William Hazlitt wrote that the cause of laughter was “the difference between what things are and what they ought to be”. In that case, capitalist politics should be uproarious and Ministers hardly able to speak through their merriment.On 29th July the News of the World had a headline We’ve never had it so good — Heath. The report began:
You’ve never had it so good. That was the message Mr. Heath gave the country yesterday as he told of soaring standards of living and new prosperity being created at a record rate.
About two million people with special needs, like the chronically sick and disabled, the very old, widows between 40 and 50 and low-wage families with children, were being helped for the first time.
This remarkable paradox is found in practically all policy statements by the governing parties. If they have provided prosperity, why must they keep legislating for poverty? Heath’s audience must have rolled in the aisles as he said, in effect: Your ailment has been cured by us and, what is more, we are going to treat it. On 1st August the Evening Standard reported that the Inner London Education Authority provides 69,000 free meals to “children from poor homes”. Surely that should read “children from prosperous homes” if we are to keep to the spirit of the thing?
There it is. Gone
The chancellor of the Exchequer must be in fits, too. On 28th July The Guardian reported Barber still pledges growth. He said :
To secure rising prosperity for the British people we have to sustain an expanding economy.
A week later, on 4th August, The Guardian summarized and quoted a report by the House of Commons Expenditure Committee:
In other words hardly any of the direct benefits of economic growth over the next year are likely to go to the ordinary person. If the committee is right — and it has the guidance of Wynne Godley, a distinguished former Treasury forecaster — this could make the enforcement of Stage Three very much harder.
The Arabian Nights has an apt phrase for hilarity: “They laughed so much they fell over on their bottoms.” That is probably what will happen to Mr. Barber.
Help for the Aged
However, the financial page of The Guardian on 28th July showed that some of “the very old” with “special needs” are to get a share of “rising prosperity”. An article called “The Sharp edge of Taxation” invited sympathy for company directors:
In spite of the popular, puritan prejudice, the directors and executives of any company enjoy very few tax concessions of any kind . . . Entertainment is no longer deductible, unless you are fattening up foreigners for an export killing.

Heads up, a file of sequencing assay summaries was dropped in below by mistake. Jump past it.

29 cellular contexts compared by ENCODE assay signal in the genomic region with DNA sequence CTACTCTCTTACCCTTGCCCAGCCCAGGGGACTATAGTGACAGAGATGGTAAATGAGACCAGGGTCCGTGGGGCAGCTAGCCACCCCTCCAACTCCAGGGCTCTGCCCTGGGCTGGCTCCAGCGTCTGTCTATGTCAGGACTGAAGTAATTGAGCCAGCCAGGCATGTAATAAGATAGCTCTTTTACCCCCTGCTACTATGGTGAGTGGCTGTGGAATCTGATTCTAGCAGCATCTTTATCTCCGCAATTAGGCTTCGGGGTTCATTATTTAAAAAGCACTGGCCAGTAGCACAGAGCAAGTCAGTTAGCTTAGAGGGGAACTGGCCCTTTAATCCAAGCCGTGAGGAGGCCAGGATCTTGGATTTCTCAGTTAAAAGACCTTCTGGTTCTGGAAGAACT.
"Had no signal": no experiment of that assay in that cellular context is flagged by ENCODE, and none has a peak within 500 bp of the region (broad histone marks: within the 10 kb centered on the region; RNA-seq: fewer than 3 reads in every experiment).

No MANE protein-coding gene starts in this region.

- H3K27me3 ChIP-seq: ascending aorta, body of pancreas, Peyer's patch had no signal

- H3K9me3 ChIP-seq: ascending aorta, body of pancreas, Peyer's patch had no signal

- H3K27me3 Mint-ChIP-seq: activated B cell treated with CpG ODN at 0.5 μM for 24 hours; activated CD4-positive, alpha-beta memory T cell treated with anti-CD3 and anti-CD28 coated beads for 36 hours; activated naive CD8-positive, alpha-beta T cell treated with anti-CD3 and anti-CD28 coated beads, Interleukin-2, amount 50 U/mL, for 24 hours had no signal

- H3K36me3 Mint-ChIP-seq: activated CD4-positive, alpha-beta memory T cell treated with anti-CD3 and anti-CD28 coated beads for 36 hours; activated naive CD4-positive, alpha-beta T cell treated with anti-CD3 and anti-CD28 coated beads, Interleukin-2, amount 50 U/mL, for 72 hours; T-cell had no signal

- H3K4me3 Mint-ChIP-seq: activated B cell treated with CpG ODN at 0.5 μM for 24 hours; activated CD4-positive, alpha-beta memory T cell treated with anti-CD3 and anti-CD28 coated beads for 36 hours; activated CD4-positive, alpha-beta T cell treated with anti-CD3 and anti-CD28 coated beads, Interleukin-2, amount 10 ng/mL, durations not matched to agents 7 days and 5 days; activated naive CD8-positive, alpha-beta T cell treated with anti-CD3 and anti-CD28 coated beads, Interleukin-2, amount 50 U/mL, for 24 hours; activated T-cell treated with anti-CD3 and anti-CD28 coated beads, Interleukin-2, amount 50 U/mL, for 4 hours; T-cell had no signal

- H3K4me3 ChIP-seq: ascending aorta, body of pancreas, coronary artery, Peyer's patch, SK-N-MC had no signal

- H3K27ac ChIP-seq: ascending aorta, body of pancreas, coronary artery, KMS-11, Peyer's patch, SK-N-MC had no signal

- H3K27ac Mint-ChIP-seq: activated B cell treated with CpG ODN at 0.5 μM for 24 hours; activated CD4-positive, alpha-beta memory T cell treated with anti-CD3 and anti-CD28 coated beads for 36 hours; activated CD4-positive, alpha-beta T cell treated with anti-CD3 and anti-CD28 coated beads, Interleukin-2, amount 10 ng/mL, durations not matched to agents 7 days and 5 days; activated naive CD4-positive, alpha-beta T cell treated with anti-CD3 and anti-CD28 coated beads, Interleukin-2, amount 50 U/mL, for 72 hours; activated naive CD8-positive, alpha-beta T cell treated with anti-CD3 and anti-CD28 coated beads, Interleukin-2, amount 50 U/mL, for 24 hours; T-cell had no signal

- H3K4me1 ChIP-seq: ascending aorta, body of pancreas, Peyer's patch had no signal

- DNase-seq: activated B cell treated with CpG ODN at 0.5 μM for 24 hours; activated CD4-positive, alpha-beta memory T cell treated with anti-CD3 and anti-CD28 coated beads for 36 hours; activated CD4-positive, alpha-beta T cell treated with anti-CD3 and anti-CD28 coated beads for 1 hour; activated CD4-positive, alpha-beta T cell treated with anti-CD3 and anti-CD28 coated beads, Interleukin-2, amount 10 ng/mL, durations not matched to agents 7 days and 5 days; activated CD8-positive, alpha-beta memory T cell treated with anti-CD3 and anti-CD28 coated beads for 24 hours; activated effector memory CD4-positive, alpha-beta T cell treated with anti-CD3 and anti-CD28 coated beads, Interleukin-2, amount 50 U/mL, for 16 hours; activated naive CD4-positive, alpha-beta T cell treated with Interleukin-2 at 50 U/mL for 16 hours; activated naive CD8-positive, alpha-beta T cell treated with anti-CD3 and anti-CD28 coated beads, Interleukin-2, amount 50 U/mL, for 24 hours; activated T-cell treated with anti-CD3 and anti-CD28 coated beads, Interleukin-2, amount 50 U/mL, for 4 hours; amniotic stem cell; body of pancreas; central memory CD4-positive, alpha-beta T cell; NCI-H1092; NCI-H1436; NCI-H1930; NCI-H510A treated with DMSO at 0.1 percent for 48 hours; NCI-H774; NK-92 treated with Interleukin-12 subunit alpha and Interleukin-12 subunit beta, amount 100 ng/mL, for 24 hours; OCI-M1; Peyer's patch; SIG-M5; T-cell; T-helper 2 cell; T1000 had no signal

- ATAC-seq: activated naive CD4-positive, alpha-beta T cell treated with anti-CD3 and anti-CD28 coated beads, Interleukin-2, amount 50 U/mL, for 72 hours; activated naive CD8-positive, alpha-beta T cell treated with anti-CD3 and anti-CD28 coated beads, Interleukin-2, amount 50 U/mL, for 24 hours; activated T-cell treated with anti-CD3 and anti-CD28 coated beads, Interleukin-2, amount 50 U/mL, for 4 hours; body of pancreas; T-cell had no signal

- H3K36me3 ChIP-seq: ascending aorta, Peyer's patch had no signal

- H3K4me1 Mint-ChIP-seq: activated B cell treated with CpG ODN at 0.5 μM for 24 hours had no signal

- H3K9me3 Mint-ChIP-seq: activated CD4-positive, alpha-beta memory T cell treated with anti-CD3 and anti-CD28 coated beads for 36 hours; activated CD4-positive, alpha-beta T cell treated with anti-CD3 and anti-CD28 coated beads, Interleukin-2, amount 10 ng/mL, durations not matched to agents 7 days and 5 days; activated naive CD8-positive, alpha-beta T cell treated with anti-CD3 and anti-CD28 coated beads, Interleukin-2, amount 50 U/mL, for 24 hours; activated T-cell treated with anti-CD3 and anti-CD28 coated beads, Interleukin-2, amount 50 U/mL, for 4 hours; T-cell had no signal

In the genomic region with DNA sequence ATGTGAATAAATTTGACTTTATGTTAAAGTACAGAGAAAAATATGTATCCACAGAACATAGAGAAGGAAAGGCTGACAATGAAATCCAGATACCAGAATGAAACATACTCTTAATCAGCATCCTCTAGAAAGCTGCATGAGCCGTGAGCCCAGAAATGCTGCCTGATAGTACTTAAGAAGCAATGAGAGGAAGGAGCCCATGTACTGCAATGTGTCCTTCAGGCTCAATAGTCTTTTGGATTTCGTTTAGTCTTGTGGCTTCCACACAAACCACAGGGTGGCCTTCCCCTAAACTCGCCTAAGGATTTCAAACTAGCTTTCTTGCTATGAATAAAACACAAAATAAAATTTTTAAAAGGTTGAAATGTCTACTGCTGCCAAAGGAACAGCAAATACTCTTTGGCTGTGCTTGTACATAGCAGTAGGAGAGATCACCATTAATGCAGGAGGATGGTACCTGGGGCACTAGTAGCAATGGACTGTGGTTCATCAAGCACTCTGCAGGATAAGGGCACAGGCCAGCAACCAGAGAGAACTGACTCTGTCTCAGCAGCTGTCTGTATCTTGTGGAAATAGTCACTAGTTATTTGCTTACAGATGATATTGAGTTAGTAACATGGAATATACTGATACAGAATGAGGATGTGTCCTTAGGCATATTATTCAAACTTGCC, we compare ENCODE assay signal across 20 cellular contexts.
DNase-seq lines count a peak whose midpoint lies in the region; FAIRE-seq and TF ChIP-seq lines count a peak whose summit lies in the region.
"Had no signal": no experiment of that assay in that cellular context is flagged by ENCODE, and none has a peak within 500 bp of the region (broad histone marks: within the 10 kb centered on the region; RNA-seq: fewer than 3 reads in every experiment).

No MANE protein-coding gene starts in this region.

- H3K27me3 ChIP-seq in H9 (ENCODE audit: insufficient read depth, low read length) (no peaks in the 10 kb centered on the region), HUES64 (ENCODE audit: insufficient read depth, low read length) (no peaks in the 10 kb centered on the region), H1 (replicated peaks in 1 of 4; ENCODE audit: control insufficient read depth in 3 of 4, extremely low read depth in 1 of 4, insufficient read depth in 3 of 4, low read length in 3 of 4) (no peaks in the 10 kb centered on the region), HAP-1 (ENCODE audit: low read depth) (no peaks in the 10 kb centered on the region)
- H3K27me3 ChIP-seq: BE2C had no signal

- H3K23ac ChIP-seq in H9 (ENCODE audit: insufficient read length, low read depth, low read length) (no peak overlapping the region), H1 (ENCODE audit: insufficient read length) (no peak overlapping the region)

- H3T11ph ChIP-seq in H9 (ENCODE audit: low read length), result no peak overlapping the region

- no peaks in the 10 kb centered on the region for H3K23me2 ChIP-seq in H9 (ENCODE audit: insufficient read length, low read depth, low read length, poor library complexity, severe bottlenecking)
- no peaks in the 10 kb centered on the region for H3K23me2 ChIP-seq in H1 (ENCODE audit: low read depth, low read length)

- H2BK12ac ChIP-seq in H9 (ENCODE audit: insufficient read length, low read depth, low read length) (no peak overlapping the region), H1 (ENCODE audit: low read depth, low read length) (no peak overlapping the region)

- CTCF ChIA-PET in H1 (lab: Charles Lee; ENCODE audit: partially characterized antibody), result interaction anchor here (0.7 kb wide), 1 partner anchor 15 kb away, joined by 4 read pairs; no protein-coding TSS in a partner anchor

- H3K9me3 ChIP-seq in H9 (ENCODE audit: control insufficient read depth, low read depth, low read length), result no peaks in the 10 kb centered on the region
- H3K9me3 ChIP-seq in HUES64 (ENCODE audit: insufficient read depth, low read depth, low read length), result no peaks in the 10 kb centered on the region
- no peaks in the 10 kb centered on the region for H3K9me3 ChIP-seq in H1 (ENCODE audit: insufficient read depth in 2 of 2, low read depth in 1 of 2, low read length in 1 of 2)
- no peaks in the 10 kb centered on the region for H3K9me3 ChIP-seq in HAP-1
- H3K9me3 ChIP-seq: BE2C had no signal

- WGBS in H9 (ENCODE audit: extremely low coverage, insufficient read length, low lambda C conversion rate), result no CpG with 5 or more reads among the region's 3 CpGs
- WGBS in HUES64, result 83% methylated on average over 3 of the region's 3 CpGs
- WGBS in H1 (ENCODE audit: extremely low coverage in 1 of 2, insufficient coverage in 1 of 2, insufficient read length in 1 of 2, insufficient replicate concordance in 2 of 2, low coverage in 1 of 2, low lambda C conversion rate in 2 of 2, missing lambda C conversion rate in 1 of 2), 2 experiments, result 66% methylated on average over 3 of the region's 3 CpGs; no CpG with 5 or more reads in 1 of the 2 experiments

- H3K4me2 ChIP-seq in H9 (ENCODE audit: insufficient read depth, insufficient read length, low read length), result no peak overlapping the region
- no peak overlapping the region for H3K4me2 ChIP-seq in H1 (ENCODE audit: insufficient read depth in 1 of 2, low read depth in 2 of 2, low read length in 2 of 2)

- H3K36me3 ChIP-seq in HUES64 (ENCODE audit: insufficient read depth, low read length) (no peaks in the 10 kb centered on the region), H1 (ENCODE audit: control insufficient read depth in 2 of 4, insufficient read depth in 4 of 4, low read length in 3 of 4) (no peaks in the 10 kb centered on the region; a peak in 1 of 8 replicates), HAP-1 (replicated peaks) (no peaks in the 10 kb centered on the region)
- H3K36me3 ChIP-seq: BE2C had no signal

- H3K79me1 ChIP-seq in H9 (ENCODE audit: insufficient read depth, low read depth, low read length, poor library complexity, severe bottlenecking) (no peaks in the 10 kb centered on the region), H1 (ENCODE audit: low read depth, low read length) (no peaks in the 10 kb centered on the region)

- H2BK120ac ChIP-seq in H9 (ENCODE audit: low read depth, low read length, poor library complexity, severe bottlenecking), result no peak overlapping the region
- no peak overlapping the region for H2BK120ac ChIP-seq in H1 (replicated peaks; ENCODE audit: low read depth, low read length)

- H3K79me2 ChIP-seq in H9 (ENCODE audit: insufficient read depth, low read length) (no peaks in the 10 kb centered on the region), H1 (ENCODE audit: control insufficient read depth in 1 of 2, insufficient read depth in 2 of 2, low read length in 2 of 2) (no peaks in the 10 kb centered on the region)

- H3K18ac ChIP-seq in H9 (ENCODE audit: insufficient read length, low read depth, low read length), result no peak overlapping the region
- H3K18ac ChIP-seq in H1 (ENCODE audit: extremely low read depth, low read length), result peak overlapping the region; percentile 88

The Government has come to the aid of these tragic figures:
To end on a happier note: until now, the Inland Revenue would not approve any pension scheme for controlling directors. These are directors receiving more than 5 per cent of the shares of a company which is controlled by its directors . . . However, the current Finance Bill will largely lift this qualification so that most controlling directors will be better placed than sole traders or partners who have to provide for their retirement out of their own pocket.
Treasure on Earth
One road to prosperity has always been religion. Not for the simple believers, but for the promoters. If church collection plates are not laden these days, there is still plenty of money made through Christianity. Robert Stigwood Ltd., the company which owns the rights of the Jesus Christ Superstar musical, have announced a pre-tax profit of £1,250,000 for last year and expect this year to be better still. An interim dividend of 5.5 per cent. (7.5 per cent. gross) has been declared.
There is no addendum to remind shareholders that all this may make it hard for them to get into the kingdom of Heaven.
The Sunday People on 29th July reported the foundation of a new organization.
A group of Englishmen — including a civil servant and a stockbroker — have set out to convince us that Kaiser Bill was really a good bloke . . . He was, in fact, a fine, honourable and great man. That is the view of members of the newly-formed Kaiser Wilhelm II Society.
The Kaiser was, of course, the Hitler of the 1914-18 war: the militaristic villain “responsible” for the bloodbath, who was going to be hanged at the end of it.
The Society will find ample material in British papers and magazines prior to 1914. The Kaiser was a cousin of the British royal family. The weekly Sketch on 22nd November 1899 had two full-page portraits of him as “Her Majesty’s and England’s Welcome Guest”. It wrote of “tremendous energy and personal magnetism . . . ready courtesy and tact . . . his real intimates are Englishmen”, etc., and told how as a baby he had “beautiful white soft skin and a very dear face”.
What research shows is not the Kaiser’s qualities but the cynicism of the press, which transforms heroes into monsters and back again to serve the interests of capitalism.
Explain or Re-punctuate
“Lord Diamond . . . denied that it was nationalisation by the back door. ‘It isn’t nationalisation is it, because it is not going to the nation and isn’t by the back door, it is by the front door.’ (Details, page 7)” — The Guardian, 27th July.